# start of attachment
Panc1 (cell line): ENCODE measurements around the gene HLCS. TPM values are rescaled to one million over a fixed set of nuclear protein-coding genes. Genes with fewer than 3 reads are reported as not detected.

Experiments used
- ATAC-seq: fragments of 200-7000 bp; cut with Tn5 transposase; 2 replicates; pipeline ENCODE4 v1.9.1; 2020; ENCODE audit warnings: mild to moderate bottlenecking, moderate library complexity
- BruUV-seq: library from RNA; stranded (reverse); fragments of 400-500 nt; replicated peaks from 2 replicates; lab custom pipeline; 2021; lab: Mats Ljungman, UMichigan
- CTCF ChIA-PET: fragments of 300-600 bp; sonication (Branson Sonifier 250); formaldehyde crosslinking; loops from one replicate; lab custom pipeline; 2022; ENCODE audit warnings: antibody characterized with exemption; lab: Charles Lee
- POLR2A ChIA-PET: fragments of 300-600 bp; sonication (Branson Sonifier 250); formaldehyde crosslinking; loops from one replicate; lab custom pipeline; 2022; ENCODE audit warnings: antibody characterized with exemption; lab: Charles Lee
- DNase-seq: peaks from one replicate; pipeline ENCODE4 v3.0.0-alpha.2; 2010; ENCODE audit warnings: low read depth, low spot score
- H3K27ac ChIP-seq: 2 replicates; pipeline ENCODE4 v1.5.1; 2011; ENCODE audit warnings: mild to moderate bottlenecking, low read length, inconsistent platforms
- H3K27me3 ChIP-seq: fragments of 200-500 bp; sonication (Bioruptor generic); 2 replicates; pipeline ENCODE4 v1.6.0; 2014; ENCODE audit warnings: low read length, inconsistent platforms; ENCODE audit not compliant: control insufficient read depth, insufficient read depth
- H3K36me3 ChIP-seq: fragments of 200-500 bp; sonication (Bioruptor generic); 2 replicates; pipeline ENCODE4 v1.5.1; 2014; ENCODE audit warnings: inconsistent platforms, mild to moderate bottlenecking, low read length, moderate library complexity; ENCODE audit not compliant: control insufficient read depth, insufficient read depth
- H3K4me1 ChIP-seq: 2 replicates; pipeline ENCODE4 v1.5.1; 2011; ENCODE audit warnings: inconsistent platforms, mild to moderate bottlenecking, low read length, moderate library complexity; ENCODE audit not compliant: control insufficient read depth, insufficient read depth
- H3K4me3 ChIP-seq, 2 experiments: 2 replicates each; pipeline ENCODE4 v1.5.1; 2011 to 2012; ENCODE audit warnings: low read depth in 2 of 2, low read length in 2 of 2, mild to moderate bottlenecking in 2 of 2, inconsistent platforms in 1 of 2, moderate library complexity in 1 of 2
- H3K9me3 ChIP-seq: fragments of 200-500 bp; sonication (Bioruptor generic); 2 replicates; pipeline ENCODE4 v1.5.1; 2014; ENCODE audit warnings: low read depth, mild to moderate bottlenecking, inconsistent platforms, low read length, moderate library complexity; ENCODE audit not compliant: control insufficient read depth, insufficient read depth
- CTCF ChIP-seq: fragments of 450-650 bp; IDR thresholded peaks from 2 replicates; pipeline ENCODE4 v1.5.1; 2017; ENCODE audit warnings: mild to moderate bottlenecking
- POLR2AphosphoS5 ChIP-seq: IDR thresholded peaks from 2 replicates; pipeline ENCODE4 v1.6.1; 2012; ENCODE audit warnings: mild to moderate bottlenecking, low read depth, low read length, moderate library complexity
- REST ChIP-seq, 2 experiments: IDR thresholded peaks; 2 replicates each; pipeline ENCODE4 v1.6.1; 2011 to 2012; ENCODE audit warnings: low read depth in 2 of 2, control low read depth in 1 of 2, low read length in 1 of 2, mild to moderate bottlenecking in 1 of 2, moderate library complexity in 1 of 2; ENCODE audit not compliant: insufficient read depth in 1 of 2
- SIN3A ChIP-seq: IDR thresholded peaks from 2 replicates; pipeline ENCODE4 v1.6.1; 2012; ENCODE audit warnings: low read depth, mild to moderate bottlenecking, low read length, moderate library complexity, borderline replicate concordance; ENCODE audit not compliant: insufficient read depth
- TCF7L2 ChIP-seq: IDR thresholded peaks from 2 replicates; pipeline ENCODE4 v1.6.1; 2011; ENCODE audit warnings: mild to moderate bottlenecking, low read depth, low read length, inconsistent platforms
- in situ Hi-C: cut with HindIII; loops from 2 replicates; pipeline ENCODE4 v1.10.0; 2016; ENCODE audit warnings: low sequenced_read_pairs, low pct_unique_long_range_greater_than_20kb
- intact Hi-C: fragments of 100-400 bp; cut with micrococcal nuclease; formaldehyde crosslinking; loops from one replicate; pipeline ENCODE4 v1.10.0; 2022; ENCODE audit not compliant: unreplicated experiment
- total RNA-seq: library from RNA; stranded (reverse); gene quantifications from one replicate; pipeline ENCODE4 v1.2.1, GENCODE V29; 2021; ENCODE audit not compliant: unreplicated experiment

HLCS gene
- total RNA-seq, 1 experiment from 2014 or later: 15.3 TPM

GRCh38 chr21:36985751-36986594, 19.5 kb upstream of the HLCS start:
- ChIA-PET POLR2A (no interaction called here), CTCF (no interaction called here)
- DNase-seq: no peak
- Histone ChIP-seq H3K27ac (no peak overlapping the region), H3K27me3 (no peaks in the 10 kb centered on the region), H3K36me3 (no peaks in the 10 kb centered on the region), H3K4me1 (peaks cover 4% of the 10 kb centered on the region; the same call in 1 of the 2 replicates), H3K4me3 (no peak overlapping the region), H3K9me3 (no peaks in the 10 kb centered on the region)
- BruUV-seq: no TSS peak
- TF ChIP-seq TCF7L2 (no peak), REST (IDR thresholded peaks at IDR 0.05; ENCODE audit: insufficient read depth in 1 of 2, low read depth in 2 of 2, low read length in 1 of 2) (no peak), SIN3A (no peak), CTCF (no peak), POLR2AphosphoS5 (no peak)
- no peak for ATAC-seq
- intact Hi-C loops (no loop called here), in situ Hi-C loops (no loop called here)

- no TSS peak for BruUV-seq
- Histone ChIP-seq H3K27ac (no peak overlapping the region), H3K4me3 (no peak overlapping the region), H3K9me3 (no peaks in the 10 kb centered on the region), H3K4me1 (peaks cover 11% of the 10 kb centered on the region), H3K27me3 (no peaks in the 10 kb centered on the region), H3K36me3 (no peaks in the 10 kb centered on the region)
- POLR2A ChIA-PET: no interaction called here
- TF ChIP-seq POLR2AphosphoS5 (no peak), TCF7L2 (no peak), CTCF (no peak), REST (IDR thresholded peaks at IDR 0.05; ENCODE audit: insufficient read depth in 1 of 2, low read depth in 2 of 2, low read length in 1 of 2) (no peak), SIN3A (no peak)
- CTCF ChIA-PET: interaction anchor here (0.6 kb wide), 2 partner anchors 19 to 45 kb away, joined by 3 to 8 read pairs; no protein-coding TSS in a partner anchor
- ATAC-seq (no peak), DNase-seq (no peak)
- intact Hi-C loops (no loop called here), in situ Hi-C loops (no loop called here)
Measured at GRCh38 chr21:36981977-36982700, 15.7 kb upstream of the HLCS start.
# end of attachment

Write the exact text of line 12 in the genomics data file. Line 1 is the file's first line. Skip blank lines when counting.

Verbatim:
- H3K4me3 ChIP-seq, 2 experiments: 2 replicates each; pipeline ENCODE4 v1.5.1; 2011 to 2012; ENCODE audit warnings: low read depth in 2 of 2, low read length in 2 of 2, mild to moderate bottlenecking in 2 of 2, inconsistent platforms in 1 of 2, moderate library complexity in 1 of 2